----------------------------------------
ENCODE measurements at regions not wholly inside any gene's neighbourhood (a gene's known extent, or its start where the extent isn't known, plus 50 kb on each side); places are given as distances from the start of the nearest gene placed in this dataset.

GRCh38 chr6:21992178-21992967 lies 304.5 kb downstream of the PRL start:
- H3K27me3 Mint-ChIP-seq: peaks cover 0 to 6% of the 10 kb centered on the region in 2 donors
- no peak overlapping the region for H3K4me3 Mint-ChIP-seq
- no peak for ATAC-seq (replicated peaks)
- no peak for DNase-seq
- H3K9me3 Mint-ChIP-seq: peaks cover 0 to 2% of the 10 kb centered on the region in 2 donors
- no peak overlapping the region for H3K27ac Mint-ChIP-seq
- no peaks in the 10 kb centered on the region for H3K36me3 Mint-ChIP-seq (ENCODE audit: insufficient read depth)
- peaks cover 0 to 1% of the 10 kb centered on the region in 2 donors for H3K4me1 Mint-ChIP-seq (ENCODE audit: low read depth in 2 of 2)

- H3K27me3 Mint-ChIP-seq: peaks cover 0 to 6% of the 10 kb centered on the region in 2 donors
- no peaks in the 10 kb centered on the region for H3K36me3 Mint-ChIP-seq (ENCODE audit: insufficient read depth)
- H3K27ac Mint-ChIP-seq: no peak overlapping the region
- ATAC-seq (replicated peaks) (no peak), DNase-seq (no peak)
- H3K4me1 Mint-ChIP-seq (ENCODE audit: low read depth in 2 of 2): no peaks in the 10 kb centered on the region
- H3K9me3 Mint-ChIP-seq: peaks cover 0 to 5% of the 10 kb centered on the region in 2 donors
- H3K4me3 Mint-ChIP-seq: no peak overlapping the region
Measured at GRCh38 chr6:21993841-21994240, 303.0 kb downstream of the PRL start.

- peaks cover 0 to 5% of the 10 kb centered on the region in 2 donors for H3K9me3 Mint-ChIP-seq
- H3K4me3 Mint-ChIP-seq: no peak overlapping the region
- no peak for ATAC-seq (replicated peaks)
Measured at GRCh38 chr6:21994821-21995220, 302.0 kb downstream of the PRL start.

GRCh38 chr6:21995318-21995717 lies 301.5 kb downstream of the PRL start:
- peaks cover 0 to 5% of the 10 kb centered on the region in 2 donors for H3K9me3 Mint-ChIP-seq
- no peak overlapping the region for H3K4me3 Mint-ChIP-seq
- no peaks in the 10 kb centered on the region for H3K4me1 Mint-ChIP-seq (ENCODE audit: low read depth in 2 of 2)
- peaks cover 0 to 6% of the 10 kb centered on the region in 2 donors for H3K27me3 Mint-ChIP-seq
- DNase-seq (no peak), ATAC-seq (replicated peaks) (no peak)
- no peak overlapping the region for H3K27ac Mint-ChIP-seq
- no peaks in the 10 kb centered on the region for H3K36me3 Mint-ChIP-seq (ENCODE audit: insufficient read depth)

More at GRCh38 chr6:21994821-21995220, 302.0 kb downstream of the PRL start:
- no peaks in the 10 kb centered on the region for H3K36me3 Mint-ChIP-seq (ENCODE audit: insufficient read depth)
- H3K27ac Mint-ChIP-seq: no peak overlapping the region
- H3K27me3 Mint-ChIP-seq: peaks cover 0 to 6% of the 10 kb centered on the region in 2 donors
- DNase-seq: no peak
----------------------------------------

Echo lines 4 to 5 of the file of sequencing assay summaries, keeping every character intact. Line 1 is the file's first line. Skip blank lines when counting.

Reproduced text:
- no peak overlapping the region for H3K4me3 Mint-ChIP-seq
- no peak for ATAC-seq (replicated peaks)